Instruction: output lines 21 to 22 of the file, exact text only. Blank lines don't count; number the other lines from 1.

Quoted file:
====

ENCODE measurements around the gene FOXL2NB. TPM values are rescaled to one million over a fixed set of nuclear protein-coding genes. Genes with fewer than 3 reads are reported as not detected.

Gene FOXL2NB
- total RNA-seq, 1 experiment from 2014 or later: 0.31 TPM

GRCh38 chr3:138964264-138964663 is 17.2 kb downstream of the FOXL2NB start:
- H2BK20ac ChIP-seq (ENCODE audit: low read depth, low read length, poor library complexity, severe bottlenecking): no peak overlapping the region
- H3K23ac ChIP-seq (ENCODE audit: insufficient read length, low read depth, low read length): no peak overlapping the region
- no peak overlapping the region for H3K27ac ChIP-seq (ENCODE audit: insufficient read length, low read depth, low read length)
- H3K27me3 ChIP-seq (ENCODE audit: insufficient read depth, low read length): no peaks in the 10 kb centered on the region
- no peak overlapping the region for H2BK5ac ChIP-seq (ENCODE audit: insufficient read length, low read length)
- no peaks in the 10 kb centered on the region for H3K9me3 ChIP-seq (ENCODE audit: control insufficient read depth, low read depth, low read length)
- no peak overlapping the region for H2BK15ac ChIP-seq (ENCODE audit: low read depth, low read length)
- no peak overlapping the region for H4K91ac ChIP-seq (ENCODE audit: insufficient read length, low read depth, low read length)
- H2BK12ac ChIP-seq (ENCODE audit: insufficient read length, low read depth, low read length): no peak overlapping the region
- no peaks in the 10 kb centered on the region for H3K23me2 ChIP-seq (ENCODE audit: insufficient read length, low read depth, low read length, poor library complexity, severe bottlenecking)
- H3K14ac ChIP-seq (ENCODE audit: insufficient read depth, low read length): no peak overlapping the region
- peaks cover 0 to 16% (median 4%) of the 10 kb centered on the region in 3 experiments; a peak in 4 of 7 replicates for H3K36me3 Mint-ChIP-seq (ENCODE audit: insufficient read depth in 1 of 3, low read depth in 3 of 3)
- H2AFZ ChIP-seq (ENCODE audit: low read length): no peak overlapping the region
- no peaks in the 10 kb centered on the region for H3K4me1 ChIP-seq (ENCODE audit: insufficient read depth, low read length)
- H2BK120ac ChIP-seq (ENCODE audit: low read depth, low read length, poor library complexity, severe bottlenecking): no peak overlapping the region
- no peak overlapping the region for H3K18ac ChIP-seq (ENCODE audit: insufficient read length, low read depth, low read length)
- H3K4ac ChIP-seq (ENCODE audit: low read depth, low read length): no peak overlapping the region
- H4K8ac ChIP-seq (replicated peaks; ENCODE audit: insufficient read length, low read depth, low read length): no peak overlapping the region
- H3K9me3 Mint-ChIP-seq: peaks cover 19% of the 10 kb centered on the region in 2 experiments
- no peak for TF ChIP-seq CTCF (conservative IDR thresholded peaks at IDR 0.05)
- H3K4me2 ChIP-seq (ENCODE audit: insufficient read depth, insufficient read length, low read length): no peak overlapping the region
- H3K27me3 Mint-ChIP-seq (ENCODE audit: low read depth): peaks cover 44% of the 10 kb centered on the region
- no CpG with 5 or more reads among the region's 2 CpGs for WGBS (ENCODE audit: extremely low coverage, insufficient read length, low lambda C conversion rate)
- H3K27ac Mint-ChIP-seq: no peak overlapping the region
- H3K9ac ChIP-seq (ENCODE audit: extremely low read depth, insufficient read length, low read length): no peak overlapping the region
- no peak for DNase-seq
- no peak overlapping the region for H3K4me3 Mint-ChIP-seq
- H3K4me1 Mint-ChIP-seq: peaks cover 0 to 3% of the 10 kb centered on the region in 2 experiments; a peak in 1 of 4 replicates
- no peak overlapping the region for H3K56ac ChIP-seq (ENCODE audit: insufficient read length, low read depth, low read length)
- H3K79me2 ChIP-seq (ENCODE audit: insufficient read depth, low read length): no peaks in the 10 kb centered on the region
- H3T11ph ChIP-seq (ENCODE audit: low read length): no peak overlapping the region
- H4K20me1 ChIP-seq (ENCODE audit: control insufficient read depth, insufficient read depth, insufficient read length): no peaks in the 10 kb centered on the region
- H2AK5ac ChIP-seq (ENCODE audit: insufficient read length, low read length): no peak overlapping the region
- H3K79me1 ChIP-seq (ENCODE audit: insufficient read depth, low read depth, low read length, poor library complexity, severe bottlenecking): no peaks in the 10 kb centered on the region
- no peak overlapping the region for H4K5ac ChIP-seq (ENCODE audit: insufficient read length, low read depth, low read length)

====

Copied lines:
- H3K4ac ChIP-seq (ENCODE audit: low read depth, low read length): no peak overlapping the region
- H4K8ac ChIP-seq (replicated peaks; ENCODE audit: insufficient read length, low read depth, low read length): no peak overlapping the region